The Netherlands Win at Libraries. Again.

I recently posted about the Centrale Bibliotheek in Amsterdam, a truly innovative library which functions as a public space, cafe, theater, research center, (etc. etc.) and also has these awesome little study pods which I’d happily nestle down in for the winter. As it turns out, the Dutch have all sorts of creative (and well funded) ideas about reaching patrons, wherever they are. Such as the 5th largest airport in Europe: Schiphol, in The Netherlands.

According to a recent article in The New York Times, The Schiphol Airport Library “has 1,200 books in more than two dozen languages, all by Dutch authors or on subjects relating to the country’s history and culture.”

The library plans to offer e-books and music by Dutch artists and composers that can be downloaded, free, to a laptop or cellphone. The library also is equipped with nine Apple iPads loaded with multimedia content, including photos and videos, that is likewise devoted to the theme of Dutch culture. A digital guest book invites visitors to jot down their musings or leave messages for wayward companions.

It bears mentioning that the library is entirely staffed by volunteers and has no special security on the books in the collection, but since its opening this summer, only about a dozen books have been stolen. And apparently, there is talk of opening a similar library in the central train station in Haarlem. Perhaps they’ll need a full time librarian?


2 thoughts on “The Netherlands Win at Libraries. Again.

  1. Wow, some great public library! Opens up a discussion about what is a public library. What should it be and how operate?

    And staffed by volunteers? What happened to the librarians? Can you have a library without them? Should it be called a “library” if it’s really only meant to be an outlet for or advertisement for, the local culture, Dutch, in this case?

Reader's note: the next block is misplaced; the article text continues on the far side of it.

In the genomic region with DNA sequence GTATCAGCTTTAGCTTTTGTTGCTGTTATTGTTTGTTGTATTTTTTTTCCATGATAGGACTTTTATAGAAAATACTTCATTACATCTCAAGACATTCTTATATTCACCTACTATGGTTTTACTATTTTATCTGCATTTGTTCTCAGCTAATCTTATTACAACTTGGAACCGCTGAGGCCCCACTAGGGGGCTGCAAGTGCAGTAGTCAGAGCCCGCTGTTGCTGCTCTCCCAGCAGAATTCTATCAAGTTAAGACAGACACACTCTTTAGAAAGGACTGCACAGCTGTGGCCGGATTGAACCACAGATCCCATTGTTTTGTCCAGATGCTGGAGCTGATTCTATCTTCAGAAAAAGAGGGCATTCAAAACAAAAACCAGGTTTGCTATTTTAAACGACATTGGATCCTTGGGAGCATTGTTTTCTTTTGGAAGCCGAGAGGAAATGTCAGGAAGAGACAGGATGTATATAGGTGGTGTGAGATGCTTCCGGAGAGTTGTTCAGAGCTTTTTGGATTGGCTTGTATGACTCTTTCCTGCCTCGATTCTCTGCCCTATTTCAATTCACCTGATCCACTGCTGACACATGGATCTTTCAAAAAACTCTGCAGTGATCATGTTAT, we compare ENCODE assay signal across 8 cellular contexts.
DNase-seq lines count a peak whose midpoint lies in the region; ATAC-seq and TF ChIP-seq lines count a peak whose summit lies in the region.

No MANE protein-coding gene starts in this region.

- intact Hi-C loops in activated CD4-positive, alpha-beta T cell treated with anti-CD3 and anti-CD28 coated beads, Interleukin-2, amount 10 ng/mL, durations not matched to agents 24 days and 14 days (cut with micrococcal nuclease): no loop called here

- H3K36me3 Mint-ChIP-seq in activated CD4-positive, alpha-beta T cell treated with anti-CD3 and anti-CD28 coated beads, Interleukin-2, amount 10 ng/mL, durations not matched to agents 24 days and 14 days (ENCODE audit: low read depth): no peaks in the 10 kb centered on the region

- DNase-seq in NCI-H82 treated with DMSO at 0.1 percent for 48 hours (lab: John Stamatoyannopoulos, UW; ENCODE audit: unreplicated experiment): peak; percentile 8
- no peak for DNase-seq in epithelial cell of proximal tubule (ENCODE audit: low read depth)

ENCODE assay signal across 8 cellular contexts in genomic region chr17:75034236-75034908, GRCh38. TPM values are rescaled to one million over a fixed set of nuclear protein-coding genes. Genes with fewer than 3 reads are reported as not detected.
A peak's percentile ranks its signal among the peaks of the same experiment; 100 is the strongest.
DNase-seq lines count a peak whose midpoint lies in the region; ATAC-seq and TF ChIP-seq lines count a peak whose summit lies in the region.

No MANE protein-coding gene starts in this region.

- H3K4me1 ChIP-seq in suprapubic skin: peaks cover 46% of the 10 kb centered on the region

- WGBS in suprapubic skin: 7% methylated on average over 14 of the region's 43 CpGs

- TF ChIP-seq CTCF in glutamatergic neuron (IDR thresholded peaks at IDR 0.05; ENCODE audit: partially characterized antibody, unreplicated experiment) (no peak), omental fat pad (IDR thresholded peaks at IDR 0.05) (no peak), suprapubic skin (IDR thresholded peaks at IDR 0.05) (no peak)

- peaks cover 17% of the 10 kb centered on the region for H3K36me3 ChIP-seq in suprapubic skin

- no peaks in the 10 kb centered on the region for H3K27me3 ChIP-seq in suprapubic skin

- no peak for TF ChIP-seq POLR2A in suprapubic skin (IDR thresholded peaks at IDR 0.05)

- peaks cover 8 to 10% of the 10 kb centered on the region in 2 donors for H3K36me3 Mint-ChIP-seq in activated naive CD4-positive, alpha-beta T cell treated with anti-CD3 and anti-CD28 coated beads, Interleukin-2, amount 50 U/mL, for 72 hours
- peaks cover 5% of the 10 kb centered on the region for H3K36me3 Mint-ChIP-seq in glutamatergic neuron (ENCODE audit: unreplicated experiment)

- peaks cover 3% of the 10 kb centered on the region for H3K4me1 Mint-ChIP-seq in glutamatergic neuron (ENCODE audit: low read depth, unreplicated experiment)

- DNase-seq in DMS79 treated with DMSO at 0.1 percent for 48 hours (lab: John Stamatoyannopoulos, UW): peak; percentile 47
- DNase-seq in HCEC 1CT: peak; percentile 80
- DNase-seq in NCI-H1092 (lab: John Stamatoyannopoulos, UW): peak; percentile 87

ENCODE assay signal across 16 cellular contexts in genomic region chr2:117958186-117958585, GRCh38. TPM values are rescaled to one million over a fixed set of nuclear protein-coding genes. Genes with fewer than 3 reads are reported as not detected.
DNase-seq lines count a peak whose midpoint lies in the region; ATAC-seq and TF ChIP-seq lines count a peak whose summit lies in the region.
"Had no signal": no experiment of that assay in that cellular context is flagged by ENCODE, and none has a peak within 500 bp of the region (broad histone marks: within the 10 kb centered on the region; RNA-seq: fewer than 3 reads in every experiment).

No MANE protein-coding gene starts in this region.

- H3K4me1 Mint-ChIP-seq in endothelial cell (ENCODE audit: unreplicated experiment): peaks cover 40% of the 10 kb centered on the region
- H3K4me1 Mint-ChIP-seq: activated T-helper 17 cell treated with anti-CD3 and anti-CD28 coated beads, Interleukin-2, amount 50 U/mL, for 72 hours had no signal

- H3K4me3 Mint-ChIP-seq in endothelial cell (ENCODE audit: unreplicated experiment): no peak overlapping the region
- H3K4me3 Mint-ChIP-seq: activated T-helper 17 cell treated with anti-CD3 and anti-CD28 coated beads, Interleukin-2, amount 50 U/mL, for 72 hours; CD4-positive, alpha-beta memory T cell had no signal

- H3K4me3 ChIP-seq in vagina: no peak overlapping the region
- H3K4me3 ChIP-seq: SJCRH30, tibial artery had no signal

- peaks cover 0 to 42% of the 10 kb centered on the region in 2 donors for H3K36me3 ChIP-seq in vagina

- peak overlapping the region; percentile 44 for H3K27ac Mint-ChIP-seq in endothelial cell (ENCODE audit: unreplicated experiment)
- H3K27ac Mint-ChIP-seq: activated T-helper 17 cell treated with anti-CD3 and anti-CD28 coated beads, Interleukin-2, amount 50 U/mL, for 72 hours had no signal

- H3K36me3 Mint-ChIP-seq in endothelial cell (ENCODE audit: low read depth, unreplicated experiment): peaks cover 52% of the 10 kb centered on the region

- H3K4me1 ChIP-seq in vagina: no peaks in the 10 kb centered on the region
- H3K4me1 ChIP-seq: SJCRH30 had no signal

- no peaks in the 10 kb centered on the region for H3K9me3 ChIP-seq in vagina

2. You’re right that this raises questions about the role of librarians. For the record, I do think we are still very necessary, although that doesn’t mean that all libraries have to be staffed. What I love about the idea of this particular one is that it is a library which exists solely for its own sake, or more accurately–for the sake of its patrons. It generates no funds, does not serve a particular, easily-identifiable community, and–given that many of the visitors will either be on their way out of the country or never actually leave the airport to visit The Netherlands–the collection’s cultural outreach won’t necessarily translate into a greater tourism industry.

    But they saw an opportunity to provide information and resources to a large constituency, and took that as an impetus to be innovative. Books, of course, (in over a dozen languages), but also iPads, and music, and movie downloads, etc. It’s phenomenally progressive while still reflecting, I think, a very simple, long-standing motive of libraries.

Leave a Reply

Fill in your details below or click an icon to log in: Logo

You are commenting using your account. Log Out / Change )

Twitter picture

You are commenting using your Twitter account. Log Out / Change )

Facebook photo

You are commenting using your Facebook account. Log Out / Change )

Google+ photo

You are commenting using your Google+ account. Log Out / Change )

Connecting to %s